Elouise Eftos: Australia's First Attractive Comedian | Melbourne International Comedy Festival review
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Elouise Eftos: Australia's First Attractive Comedian

Melbourne International Comedy Festival review

In a nation known for its dislike of ‘tall poppies’, it’s surely the height of arrogance to call yourself ‘Australia’s first attractive comedian’.

But that’s precisely the point of Elouise Eftos’s uber-high-status shtick. She has the same withering attitude as the loftiest, most fabulous drag queen, dismissively sneering at lesser mortals – ‘normies’ in her depersonalising terminology – for daring to go around being dreary and ugly. 

Our drab everyday lives are baffling to her, a woman so good-looking every door is opened. ‘I literally could be doing anything else,’ she tells us, but instead she has deigned to grace us with her company.

The rowdy late-night crowd lap up her every haughty insult, whooping and hollering their support. There’s no little irony to the persona, not least when she complains about being a member of that oppressed minority that is ‘hot people’, but everyone’s happy to go along with the facade.

Visit Melbourne Melbourne International Comedy FestivvalMelbourne International Comedy Festiva news and reviews with Visit VictoriaNor is it enough that she’s attractive. Unfairly, it seems, she’s got a powerful, jazzy singing voice, the physicality to end on a raucous burlesque dance and a talent for over-the-top comedy sketches such as the hilarious Basic Instinct parody with which she opens the show.

Success is slightly more mixed with her ‘two-minute fantasies’, mini character skits based around sexy archetypes such as the bookworm or the rock chick barmaid. But they are strongly drawn caricatures that allow her to indulge her domineering crowd-work skills.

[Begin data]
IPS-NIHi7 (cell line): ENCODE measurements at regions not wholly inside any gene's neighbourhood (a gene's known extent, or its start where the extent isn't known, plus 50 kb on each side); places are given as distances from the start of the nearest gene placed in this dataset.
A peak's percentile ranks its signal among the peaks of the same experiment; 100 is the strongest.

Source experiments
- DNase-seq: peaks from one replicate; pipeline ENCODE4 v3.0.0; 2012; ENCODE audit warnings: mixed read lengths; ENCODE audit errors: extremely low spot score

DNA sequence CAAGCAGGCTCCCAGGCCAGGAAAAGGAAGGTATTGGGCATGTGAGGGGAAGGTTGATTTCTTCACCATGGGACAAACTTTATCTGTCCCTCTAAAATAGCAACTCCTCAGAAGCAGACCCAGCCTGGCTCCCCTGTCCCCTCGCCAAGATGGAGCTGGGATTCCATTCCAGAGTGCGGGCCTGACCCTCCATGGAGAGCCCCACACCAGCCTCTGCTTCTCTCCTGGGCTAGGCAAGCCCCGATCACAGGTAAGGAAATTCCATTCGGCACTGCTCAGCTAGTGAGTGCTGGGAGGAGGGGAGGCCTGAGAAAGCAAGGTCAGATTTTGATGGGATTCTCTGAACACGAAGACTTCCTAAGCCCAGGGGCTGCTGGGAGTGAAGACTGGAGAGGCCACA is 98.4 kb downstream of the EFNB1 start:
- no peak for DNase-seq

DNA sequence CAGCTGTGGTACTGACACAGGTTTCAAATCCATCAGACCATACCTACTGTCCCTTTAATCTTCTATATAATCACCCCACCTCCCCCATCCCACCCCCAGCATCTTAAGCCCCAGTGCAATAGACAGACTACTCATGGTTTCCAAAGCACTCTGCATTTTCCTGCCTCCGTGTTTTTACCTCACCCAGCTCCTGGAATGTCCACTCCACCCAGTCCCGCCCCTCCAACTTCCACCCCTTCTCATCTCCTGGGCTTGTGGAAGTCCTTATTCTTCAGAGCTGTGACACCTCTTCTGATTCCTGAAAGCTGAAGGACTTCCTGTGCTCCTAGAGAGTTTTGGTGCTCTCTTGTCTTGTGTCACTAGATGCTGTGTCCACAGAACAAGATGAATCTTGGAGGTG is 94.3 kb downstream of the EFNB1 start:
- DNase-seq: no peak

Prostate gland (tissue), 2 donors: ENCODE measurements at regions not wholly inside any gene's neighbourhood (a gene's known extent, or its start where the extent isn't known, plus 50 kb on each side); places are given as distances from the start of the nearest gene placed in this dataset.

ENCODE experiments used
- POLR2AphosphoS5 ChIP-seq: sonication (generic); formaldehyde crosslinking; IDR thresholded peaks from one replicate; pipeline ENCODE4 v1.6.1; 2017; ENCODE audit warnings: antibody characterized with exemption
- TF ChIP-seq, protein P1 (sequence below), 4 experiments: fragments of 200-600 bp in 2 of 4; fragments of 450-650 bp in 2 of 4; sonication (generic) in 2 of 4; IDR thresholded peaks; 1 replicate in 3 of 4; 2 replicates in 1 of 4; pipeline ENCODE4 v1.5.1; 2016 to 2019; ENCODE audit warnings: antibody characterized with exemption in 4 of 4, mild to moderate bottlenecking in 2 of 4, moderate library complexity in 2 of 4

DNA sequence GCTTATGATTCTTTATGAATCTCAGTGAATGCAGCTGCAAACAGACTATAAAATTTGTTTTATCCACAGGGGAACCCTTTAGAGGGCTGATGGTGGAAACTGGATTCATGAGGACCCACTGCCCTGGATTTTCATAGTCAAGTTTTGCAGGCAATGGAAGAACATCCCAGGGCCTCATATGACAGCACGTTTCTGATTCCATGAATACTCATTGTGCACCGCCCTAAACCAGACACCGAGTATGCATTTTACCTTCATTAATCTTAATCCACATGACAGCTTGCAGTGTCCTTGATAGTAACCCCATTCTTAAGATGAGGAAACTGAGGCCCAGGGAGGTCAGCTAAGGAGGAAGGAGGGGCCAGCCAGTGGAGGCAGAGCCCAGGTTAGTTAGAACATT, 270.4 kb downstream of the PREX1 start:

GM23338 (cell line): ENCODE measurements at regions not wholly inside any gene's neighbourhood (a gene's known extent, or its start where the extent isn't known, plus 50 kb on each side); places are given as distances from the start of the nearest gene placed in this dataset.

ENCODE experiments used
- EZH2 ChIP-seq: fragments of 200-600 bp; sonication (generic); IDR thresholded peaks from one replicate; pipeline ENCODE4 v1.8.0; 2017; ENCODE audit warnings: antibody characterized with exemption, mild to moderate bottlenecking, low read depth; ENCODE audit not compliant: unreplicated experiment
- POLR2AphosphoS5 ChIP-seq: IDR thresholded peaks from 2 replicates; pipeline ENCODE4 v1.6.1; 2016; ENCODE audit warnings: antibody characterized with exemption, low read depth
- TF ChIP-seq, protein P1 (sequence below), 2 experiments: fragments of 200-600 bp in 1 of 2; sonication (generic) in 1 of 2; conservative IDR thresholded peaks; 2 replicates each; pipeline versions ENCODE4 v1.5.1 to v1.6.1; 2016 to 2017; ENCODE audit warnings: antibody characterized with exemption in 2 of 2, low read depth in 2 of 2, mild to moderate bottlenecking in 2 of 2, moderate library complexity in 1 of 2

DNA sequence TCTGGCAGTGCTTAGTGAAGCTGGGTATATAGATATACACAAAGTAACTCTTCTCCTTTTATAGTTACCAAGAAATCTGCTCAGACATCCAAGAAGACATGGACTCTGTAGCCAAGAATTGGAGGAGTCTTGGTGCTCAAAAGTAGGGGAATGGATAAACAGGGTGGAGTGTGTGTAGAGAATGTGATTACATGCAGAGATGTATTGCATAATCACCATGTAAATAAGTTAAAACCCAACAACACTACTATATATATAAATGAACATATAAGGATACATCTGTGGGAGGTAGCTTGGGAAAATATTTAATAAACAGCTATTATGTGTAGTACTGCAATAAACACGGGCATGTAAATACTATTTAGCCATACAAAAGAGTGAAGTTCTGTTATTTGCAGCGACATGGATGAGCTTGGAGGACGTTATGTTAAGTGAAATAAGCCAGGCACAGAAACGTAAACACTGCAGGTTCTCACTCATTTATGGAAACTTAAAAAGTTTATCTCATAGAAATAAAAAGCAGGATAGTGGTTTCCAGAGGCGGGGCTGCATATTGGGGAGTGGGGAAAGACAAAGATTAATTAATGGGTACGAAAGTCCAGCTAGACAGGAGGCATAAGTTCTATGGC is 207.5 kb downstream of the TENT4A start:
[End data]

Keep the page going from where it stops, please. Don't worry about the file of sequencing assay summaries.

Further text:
Using her sexuality so explicitly has led to complaints she’s a bad feminist, according to some critics’ narrow definitions – though she does tackle topics such as cat-calling head-on.

However, using stage time to responding to pointed things other comedians have said about her, directly or indirectly feels a bit petty and insidery. Beneath her, in fact. Someone of such elevated status should not concern herself with what such jealous nobodies says, to be true to her character, especially as her best response to naysayers is to deliver a wild, high-octane performance as powerful as this.

That said, reviving the much-publicised moment that former AFL player Ricky Nixon called her a ‘fat, ugly slut’ moves from shock at his vileness to Eftos’s triumph at his expense. But he’s the has-been, and she’s the future superstar. She’s already acting like she’s at that level and it’s surely only a matter of time before she gets there with funny instincts and performance skills as strong as this.

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Review date: 16 Apr 2024
Reviewed by: Steve Bennett
Reviewed at: Melbourne International Comedy Festival

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